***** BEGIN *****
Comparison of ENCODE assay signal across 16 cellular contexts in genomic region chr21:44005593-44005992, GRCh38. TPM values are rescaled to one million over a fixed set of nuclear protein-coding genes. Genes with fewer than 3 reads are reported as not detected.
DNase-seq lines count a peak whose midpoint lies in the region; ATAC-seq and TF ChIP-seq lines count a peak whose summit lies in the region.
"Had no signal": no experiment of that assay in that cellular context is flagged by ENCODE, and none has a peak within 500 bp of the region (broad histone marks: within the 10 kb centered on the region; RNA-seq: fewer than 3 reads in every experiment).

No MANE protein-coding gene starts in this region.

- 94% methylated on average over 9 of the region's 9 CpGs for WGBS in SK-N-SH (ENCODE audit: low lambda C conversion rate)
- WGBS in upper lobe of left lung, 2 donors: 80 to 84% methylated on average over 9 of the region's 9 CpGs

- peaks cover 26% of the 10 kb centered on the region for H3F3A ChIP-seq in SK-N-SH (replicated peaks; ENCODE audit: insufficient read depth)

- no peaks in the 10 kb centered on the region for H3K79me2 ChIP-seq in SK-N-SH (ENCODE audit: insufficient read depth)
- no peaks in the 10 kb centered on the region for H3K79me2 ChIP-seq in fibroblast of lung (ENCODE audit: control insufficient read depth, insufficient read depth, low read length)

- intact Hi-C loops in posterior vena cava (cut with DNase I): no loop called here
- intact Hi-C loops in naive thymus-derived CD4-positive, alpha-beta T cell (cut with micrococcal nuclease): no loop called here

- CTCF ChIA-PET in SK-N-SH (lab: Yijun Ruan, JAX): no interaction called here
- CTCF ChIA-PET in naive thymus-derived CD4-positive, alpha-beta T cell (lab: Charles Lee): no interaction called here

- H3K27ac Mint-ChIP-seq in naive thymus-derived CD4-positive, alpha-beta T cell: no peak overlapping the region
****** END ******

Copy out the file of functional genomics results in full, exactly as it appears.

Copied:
Comparison of ENCODE assay signal across 16 cellular contexts in genomic region chr21:44005593-44005992, GRCh38. TPM values are rescaled to one million over a fixed set of nuclear protein-coding genes. Genes with fewer than 3 reads are reported as not detected.
DNase-seq lines count a peak whose midpoint lies in the region; ATAC-seq and TF ChIP-seq lines count a peak whose summit lies in the region.
"Had no signal": no experiment of that assay in that cellular context is flagged by ENCODE, and none has a peak within 500 bp of the region (broad histone marks: within the 10 kb centered on the region; RNA-seq: fewer than 3 reads in every experiment).

No MANE protein-coding gene starts in this region.

- 94% methylated on average over 9 of the region's 9 CpGs for WGBS in SK-N-SH (ENCODE audit: low lambda C conversion rate)
- WGBS in upper lobe of left lung, 2 donors: 80 to 84% methylated on average over 9 of the region's 9 CpGs

- peaks cover 26% of the 10 kb centered on the region for H3F3A ChIP-seq in SK-N-SH (replicated peaks; ENCODE audit: insufficient read depth)

- no peaks in the 10 kb centered on the region for H3K79me2 ChIP-seq in SK-N-SH (ENCODE audit: insufficient read depth)
- no peaks in the 10 kb centered on the region for H3K79me2 ChIP-seq in fibroblast of lung (ENCODE audit: control insufficient read depth, insufficient read depth, low read length)

- intact Hi-C loops in posterior vena cava (cut with DNase I): no loop called here
- intact Hi-C loops in naive thymus-derived CD4-positive, alpha-beta T cell (cut with micrococcal nuclease): no loop called here

- CTCF ChIA-PET in SK-N-SH (lab: Yijun Ruan, JAX): no interaction called here
- CTCF ChIA-PET in naive thymus-derived CD4-positive, alpha-beta T cell (lab: Charles Lee): no interaction called here

- H3K27ac Mint-ChIP-seq in naive thymus-derived CD4-positive, alpha-beta T cell: no peak overlapping the region